Trading Unmoored: The Uncertain Legal Foundation for Emissions Trading Under §111 of the Clean Air Act
55 Pages Posted: 23 May 2015
Date Written: April 1, 2015
The EPA has proposed and is set to soon finalize its “Clean Power Plan,” which for the first time will impose greenhouse gas emissions limits on existing fossil fuel power plants. The Plan envisions trading among regulated emitters, and such trading appears crucial to the Plan’s cost-effectiveness. The Plan’s projected emissions reductions are significant, making it a core element of President Obama’s climate policy and crucial to fulfillment of the country’s international commitments. But the Plan is controversial and is based on a rarely-used provision of the Clean Air Act, §111(d). Litigation has already begun and will undoubtedly intensify. In earlier work, I argued that §111(d) does not allow use of some flexible regulatory tools, including many forms of offsets, but that it appears to allow emissions trading among regulated sources. This paper looks more deeply at the legal authority to allow emissions trading under §111(d). Most legal arguments to date over trading have focused on past EPA practice or the statutory definition of performance standards. But neither source of authority is sufficient to answer the question — in fact, there is little or no statutory guidance on whether trading is legally available when emitters must actually comply. Judicial deference to agency interpretation means trading may be legal, but uncertainty remains. It is even possible that courts could resort to new legal doctrines or a revival of the nondelegation doctrine to resolve the question. Even if not, legal uncertainty over this crucial aspect of climate policy is underappreciated.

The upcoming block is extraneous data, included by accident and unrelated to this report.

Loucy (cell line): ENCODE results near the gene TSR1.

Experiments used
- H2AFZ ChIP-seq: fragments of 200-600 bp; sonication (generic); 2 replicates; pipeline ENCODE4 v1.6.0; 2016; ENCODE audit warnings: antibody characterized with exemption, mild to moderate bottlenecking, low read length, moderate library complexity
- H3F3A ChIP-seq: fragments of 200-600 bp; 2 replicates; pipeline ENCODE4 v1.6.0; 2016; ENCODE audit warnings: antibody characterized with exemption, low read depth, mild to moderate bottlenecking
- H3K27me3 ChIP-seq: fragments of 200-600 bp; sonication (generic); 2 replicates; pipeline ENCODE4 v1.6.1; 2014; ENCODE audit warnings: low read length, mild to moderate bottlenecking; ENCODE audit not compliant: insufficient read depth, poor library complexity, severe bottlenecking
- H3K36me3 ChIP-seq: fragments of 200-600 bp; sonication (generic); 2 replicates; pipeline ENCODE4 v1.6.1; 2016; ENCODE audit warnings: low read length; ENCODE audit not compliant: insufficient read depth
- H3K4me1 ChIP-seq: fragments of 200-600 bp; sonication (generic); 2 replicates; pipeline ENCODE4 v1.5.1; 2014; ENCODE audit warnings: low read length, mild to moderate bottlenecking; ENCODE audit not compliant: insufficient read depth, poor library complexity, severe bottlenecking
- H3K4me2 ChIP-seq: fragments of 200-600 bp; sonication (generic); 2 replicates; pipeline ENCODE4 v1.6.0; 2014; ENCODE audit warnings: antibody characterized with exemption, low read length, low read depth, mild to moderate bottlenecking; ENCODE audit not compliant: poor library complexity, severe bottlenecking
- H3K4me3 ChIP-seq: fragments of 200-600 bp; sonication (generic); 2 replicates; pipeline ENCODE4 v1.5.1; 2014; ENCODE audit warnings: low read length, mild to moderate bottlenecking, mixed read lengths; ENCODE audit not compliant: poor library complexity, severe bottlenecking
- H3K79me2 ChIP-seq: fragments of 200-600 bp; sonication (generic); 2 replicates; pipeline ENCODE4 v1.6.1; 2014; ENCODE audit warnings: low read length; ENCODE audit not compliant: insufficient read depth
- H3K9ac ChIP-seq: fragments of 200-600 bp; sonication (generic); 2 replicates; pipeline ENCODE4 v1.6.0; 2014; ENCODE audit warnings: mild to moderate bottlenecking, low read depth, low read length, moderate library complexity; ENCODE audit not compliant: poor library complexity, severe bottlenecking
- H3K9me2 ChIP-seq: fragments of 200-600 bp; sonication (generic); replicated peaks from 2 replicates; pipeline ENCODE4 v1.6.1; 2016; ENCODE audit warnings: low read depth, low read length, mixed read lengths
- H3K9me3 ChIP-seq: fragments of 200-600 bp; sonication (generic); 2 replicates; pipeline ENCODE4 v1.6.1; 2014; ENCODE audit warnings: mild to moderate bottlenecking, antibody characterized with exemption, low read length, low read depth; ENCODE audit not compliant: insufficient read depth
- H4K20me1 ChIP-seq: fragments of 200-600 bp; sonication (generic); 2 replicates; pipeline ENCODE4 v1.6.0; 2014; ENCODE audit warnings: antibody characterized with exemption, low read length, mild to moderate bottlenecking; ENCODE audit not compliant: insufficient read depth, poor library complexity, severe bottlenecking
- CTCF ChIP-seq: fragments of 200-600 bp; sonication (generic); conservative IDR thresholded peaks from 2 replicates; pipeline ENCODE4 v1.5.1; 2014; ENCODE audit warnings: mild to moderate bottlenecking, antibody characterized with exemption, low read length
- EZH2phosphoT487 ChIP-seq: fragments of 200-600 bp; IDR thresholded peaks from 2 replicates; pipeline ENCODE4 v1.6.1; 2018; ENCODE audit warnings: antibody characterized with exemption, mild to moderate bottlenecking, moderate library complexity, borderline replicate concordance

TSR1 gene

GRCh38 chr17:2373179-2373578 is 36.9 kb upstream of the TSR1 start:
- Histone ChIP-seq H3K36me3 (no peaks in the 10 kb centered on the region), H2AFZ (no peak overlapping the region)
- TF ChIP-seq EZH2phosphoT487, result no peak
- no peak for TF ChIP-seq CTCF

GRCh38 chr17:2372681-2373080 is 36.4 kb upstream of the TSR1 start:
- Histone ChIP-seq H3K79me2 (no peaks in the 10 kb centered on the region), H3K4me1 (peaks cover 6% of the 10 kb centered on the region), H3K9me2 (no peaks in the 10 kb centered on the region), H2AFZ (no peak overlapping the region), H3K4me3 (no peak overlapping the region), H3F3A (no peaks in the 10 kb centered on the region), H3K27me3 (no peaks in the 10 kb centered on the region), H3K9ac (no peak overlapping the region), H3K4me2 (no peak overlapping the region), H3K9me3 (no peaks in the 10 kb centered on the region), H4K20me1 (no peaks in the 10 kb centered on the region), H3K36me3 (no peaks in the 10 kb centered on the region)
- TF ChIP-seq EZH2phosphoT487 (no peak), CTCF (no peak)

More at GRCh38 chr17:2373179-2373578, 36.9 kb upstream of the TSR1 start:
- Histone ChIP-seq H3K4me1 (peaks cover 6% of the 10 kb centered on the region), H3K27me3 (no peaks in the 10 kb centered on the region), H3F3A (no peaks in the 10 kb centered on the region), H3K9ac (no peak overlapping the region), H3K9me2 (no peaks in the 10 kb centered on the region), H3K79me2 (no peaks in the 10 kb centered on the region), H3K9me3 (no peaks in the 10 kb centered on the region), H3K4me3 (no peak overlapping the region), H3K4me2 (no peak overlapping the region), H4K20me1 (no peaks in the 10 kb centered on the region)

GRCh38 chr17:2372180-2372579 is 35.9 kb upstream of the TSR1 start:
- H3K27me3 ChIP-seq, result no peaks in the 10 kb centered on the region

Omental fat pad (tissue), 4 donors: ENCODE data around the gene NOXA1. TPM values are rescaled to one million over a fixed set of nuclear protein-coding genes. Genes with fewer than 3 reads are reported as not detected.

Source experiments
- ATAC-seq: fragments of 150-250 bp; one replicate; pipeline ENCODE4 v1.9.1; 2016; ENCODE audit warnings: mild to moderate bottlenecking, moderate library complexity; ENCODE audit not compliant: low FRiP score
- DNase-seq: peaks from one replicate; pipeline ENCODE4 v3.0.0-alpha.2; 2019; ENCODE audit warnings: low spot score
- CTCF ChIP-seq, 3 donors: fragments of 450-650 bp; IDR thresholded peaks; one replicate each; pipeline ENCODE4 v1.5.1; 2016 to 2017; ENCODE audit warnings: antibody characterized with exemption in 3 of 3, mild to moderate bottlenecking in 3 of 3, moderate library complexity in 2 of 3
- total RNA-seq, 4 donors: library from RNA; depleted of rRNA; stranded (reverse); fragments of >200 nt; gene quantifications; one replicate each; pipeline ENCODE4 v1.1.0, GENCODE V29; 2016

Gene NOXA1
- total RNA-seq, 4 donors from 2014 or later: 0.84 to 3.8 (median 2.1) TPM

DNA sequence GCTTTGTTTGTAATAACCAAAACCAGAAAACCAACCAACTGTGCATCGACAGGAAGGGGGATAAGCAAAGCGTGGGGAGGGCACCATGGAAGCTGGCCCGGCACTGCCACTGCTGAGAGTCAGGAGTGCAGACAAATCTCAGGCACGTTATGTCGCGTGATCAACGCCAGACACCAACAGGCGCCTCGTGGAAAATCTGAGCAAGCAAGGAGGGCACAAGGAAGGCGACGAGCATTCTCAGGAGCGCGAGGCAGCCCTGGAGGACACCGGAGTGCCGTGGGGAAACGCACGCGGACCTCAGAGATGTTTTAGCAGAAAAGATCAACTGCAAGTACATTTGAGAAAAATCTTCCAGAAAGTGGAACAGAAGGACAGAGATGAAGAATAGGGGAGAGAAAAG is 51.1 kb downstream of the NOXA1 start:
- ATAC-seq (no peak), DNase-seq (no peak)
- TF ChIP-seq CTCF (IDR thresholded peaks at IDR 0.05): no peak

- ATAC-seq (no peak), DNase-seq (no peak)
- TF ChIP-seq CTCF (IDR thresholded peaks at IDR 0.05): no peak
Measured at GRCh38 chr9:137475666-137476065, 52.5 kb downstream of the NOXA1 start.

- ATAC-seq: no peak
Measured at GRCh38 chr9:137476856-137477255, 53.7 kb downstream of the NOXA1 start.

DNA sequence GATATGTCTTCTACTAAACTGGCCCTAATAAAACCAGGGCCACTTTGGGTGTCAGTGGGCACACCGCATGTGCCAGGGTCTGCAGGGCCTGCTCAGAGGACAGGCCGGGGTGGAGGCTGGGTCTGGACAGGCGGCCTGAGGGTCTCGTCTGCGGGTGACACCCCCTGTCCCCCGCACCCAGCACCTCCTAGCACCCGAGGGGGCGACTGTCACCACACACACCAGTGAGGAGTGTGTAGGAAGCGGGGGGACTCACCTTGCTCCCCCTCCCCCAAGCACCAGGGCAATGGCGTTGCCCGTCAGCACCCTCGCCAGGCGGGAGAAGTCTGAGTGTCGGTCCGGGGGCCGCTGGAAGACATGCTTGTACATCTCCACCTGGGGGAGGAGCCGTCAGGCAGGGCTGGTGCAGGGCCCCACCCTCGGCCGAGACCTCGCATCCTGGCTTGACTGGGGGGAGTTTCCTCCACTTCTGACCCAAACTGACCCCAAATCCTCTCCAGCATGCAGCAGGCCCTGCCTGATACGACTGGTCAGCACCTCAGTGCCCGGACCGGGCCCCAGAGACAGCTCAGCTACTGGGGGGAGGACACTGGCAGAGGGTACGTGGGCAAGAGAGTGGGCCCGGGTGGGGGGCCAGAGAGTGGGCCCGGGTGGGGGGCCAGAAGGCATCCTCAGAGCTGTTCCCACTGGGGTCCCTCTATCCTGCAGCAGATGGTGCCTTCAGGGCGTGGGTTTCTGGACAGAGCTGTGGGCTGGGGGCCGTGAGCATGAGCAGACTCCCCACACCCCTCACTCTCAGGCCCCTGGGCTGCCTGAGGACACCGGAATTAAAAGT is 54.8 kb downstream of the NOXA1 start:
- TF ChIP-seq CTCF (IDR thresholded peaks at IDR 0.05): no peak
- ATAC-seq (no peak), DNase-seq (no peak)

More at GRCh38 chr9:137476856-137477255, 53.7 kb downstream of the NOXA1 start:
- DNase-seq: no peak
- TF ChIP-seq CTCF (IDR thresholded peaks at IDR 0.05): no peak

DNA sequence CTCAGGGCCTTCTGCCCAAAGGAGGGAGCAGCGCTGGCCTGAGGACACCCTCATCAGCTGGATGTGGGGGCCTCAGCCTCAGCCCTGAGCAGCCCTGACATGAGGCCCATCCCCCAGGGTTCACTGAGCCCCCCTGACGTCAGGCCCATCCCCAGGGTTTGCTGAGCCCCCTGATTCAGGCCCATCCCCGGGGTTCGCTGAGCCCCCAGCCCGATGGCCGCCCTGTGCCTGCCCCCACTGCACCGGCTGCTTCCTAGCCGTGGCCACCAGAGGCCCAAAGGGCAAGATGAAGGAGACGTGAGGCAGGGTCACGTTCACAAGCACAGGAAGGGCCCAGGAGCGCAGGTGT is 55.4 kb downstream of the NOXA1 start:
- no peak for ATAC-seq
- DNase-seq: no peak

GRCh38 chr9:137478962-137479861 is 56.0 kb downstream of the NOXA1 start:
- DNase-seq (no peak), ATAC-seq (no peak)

Keywords: Clean Air Act, Cap and Trade, Emissions Trading, Clean Power Plan, ESPS, 111(d), EPA, Climate Change
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